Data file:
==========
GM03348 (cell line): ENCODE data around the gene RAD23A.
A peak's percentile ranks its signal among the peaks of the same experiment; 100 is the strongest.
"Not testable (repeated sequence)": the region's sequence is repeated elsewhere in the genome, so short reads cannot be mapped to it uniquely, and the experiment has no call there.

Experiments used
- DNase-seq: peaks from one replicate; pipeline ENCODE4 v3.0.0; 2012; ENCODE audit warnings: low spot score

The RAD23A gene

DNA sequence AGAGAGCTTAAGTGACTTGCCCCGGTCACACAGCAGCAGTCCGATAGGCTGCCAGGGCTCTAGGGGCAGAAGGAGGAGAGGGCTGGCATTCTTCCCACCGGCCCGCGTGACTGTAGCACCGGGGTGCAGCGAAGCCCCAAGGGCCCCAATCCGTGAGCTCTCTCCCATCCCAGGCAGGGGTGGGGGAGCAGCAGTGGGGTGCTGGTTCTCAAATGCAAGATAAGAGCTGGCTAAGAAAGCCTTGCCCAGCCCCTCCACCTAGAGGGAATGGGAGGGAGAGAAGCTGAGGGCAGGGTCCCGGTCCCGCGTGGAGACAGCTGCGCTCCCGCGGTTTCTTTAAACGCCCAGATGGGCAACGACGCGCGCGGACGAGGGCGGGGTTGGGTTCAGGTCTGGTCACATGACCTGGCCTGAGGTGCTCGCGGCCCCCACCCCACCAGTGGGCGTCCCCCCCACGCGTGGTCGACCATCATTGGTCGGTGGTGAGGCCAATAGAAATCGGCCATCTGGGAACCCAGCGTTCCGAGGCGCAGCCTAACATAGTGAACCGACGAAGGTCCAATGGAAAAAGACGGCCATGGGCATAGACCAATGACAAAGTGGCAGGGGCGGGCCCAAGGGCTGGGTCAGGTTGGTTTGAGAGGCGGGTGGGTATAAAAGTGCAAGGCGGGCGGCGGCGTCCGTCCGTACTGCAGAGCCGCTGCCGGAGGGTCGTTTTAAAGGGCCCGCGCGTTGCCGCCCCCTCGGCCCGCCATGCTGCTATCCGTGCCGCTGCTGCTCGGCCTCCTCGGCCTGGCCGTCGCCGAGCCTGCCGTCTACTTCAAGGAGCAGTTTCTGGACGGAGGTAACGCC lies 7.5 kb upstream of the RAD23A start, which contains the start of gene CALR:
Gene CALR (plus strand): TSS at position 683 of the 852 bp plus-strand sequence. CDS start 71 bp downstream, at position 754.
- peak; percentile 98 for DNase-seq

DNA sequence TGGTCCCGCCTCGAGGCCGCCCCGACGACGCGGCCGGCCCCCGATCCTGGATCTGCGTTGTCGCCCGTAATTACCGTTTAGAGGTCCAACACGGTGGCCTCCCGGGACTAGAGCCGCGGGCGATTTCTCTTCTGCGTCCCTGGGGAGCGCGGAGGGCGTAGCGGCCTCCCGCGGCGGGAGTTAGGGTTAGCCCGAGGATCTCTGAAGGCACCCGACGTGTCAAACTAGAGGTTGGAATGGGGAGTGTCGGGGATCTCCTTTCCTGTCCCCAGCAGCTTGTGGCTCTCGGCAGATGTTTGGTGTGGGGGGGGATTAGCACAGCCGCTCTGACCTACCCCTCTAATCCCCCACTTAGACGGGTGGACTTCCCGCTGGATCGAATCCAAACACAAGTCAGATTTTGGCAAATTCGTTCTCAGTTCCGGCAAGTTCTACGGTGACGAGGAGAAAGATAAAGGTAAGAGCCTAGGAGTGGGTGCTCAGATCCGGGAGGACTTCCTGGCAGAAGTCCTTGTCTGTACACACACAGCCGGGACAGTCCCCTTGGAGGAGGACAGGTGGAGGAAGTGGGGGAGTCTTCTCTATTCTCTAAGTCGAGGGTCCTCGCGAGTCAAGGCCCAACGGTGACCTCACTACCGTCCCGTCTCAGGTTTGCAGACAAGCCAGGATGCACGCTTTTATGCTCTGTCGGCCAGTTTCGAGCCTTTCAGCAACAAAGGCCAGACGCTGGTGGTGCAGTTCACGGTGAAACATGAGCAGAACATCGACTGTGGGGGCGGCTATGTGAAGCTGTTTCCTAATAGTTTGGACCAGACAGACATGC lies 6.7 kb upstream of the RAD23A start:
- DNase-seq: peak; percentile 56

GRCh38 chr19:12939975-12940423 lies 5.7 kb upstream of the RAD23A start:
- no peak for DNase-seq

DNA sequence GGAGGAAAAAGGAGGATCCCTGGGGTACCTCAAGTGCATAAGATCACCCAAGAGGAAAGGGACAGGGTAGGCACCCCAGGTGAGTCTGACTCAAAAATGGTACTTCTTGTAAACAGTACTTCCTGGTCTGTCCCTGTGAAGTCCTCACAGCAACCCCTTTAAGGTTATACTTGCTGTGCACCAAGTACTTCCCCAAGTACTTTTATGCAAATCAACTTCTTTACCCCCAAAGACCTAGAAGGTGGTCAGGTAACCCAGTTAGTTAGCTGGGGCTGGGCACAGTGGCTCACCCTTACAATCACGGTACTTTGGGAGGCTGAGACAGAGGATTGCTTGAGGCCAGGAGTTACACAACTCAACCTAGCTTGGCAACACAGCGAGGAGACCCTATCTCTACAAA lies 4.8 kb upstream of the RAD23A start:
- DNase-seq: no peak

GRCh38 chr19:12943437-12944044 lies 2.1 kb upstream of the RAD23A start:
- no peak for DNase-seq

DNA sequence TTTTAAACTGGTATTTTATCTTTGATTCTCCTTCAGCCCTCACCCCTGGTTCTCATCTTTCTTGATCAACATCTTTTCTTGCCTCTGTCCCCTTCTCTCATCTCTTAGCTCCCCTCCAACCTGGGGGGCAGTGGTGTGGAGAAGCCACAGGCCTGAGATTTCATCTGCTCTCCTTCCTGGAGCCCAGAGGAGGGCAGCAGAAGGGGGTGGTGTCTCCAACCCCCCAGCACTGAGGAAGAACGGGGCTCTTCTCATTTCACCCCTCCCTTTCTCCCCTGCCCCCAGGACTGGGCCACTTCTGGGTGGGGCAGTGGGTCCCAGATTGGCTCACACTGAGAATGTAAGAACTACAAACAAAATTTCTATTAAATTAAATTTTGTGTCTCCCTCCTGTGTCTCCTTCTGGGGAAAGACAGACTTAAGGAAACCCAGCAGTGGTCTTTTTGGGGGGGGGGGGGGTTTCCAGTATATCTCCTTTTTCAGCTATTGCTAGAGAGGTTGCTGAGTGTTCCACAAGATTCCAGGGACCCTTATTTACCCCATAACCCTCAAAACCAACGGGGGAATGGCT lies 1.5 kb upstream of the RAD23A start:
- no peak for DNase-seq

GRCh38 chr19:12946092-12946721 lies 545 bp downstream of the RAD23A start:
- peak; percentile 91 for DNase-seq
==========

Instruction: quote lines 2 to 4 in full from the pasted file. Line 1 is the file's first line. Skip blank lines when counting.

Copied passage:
A peak's percentile ranks its signal among the peaks of the same experiment; 100 is the strongest.
"Not testable (repeated sequence)": the region's sequence is repeated elsewhere in the genome, so short reads cannot be mapped to it uniquely, and the experiment has no call there.

Experiments used